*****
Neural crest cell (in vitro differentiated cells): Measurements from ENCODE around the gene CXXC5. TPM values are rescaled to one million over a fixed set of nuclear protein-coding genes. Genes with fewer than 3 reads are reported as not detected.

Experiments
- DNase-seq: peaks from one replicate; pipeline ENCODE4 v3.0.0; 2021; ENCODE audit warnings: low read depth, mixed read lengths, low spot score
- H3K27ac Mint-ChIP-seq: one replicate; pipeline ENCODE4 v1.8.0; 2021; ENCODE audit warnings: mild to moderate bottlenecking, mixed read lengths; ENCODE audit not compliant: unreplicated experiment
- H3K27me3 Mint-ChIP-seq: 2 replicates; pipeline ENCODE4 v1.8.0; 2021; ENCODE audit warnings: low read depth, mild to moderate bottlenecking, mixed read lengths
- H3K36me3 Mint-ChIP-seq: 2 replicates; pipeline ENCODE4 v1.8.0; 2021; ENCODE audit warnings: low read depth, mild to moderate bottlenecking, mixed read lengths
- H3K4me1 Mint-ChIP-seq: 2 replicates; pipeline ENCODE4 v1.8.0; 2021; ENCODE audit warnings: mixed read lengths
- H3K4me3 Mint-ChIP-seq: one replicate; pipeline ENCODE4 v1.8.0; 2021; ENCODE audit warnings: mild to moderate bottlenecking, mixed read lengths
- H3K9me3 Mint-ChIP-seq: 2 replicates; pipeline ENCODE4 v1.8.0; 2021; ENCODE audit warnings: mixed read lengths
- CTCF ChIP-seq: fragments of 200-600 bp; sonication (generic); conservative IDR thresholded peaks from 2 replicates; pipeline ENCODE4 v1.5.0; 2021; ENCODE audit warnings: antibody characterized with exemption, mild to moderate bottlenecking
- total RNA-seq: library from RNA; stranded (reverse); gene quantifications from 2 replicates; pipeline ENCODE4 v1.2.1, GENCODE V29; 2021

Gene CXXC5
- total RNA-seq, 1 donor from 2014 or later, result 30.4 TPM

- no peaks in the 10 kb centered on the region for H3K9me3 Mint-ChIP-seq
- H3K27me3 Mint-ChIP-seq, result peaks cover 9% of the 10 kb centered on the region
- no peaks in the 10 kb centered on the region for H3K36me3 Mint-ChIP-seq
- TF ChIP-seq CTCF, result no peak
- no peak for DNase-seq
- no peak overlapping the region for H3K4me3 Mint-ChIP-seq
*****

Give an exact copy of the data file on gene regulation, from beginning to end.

Neural crest cell (in vitro differentiated cells): Measurements from ENCODE around the gene CXXC5. TPM values are rescaled to one million over a fixed set of nuclear protein-coding genes. Genes with fewer than 3 reads are reported as not detected.

Experiments
- DNase-seq: peaks from one replicate; pipeline ENCODE4 v3.0.0; 2021; ENCODE audit warnings: low read depth, mixed read lengths, low spot score
- H3K27ac Mint-ChIP-seq: one replicate; pipeline ENCODE4 v1.8.0; 2021; ENCODE audit warnings: mild to moderate bottlenecking, mixed read lengths; ENCODE audit not compliant: unreplicated experiment
- H3K27me3 Mint-ChIP-seq: 2 replicates; pipeline ENCODE4 v1.8.0; 2021; ENCODE audit warnings: low read depth, mild to moderate bottlenecking, mixed read lengths
- H3K36me3 Mint-ChIP-seq: 2 replicates; pipeline ENCODE4 v1.8.0; 2021; ENCODE audit warnings: low read depth, mild to moderate bottlenecking, mixed read lengths
- H3K4me1 Mint-ChIP-seq: 2 replicates; pipeline ENCODE4 v1.8.0; 2021; ENCODE audit warnings: mixed read lengths
- H3K4me3 Mint-ChIP-seq: one replicate; pipeline ENCODE4 v1.8.0; 2021; ENCODE audit warnings: mild to moderate bottlenecking, mixed read lengths
- H3K9me3 Mint-ChIP-seq: 2 replicates; pipeline ENCODE4 v1.8.0; 2021; ENCODE audit warnings: mixed read lengths
- CTCF ChIP-seq: fragments of 200-600 bp; sonication (generic); conservative IDR thresholded peaks from 2 replicates; pipeline ENCODE4 v1.5.0; 2021; ENCODE audit warnings: antibody characterized with exemption, mild to moderate bottlenecking
- total RNA-seq: library from RNA; stranded (reverse); gene quantifications from 2 replicates; pipeline ENCODE4 v1.2.1, GENCODE V29; 2021

Gene CXXC5
- total RNA-seq, 1 donor from 2014 or later, result 30.4 TPM

- no peaks in the 10 kb centered on the region for H3K9me3 Mint-ChIP-seq
- H3K27me3 Mint-ChIP-seq, result peaks cover 9% of the 10 kb centered on the region
- no peaks in the 10 kb centered on the region for H3K36me3 Mint-ChIP-seq
- TF ChIP-seq CTCF, result no peak
- no peak for DNase-seq
- no peak overlapping the region for H3K4me3 Mint-ChIP-seq